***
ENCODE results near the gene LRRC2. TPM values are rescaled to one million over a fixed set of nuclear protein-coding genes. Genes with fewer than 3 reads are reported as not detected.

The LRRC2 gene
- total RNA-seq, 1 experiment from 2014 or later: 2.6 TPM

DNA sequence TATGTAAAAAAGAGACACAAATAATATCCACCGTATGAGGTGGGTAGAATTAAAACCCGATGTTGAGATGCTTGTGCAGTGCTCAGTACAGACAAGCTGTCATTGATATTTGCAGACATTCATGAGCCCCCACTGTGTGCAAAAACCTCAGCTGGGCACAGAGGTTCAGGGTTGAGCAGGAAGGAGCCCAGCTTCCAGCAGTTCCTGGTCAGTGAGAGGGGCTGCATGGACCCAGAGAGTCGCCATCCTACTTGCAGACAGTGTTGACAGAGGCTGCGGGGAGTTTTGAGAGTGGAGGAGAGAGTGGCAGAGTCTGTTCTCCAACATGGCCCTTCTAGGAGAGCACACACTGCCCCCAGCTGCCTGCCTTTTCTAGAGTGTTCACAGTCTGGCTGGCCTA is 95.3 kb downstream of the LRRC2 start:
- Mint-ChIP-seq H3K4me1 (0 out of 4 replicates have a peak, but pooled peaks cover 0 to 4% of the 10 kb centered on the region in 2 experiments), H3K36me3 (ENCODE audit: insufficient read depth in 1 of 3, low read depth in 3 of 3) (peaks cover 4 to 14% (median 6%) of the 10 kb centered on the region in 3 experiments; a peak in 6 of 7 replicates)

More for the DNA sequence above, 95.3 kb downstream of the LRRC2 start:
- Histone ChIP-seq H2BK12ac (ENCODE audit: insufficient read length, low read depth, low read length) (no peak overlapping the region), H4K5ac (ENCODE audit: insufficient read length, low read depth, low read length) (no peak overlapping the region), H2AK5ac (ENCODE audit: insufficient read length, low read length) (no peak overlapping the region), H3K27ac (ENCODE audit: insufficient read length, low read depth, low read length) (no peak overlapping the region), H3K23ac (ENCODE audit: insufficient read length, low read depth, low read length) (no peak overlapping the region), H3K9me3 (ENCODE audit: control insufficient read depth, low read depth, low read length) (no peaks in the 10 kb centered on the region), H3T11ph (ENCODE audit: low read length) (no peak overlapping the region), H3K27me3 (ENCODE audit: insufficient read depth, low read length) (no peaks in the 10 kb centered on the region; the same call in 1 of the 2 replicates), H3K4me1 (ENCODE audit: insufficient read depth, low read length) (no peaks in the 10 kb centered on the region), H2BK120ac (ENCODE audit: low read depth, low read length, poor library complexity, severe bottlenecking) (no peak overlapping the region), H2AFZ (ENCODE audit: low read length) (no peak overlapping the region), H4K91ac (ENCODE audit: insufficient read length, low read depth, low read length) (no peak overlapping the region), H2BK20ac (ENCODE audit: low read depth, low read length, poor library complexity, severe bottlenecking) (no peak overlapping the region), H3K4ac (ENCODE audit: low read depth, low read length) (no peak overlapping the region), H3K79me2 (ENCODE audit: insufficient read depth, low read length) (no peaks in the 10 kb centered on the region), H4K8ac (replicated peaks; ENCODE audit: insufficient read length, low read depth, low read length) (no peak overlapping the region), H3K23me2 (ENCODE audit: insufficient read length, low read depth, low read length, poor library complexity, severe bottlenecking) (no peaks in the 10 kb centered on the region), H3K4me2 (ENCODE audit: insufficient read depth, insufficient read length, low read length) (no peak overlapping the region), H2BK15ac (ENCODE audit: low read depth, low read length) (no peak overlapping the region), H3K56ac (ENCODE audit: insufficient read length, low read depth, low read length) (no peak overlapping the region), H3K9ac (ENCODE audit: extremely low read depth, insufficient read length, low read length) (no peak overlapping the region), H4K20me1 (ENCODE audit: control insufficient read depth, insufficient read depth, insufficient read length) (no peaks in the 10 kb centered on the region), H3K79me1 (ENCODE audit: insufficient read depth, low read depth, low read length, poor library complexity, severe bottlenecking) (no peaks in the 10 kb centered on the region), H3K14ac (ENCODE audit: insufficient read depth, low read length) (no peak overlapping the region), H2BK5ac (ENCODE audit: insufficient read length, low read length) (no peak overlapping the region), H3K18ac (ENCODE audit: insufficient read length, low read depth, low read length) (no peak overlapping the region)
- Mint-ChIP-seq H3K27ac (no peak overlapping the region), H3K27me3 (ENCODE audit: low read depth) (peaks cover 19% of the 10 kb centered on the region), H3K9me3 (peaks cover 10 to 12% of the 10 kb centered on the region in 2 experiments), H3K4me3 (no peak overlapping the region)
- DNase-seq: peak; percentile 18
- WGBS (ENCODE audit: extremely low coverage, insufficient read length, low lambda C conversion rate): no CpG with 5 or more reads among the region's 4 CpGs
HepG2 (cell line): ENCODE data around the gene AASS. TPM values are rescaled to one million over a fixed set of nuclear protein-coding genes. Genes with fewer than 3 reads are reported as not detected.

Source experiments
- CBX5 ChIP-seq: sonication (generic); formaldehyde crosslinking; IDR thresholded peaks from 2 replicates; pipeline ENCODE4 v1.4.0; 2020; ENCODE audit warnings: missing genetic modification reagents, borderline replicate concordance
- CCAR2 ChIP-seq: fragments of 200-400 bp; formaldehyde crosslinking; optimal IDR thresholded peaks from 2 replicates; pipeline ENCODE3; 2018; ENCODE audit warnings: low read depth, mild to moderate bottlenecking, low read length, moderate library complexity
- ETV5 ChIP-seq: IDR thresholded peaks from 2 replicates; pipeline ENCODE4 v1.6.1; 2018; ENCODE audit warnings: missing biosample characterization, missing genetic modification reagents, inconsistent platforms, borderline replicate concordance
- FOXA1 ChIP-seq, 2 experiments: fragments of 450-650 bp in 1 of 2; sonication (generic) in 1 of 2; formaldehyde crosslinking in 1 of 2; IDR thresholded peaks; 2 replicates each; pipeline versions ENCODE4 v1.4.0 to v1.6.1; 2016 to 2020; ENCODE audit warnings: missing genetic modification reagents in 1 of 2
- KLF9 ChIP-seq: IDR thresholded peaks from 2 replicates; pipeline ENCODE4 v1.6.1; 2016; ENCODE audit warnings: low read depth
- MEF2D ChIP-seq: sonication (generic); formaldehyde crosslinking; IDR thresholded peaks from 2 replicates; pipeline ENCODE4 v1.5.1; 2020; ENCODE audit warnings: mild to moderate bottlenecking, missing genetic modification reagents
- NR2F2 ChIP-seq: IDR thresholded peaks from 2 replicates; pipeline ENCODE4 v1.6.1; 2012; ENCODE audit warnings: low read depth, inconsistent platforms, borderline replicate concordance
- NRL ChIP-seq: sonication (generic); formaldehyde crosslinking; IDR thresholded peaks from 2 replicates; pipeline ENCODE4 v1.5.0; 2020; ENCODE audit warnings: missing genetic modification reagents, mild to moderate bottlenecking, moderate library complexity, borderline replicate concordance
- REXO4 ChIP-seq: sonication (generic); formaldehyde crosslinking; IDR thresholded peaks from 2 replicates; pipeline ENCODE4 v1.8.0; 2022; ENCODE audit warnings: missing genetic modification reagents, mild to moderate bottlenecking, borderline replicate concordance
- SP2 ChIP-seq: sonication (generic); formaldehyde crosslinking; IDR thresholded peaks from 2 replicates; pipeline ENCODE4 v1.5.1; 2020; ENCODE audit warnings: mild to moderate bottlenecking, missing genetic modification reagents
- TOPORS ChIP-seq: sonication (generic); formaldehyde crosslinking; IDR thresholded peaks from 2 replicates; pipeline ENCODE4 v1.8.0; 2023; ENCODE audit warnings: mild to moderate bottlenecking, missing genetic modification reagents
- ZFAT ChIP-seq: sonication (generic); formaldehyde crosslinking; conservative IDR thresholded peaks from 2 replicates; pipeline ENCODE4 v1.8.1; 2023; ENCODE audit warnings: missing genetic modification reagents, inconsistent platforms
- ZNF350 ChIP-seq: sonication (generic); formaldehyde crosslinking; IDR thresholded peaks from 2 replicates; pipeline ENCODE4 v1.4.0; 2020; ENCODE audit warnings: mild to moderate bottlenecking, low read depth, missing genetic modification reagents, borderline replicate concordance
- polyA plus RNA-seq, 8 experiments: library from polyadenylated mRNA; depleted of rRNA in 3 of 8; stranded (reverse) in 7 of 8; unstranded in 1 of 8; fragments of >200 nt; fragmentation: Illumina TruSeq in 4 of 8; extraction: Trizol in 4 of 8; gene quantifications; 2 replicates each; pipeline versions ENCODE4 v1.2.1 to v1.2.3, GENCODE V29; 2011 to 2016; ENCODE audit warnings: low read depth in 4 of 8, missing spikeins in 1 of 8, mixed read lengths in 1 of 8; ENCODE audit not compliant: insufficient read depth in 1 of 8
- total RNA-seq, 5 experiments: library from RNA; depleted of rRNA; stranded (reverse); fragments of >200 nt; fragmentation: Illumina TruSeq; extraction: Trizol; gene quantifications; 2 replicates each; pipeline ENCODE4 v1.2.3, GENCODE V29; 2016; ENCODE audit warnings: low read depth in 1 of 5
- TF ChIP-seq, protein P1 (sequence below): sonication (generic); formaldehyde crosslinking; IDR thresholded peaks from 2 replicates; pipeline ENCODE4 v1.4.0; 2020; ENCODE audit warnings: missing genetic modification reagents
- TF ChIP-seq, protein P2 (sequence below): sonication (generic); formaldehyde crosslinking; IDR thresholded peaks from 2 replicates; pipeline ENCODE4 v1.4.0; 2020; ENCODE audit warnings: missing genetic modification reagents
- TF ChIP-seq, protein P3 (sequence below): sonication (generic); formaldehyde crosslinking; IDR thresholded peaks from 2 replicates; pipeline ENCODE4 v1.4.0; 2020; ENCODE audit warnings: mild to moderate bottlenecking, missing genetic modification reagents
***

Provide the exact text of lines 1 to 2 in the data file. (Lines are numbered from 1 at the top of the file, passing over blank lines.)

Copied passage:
ENCODE results near the gene LRRC2. TPM values are rescaled to one million over a fixed set of nuclear protein-coding genes. Genes with fewer than 3 reads are reported as not detected.

The LRRC2 gene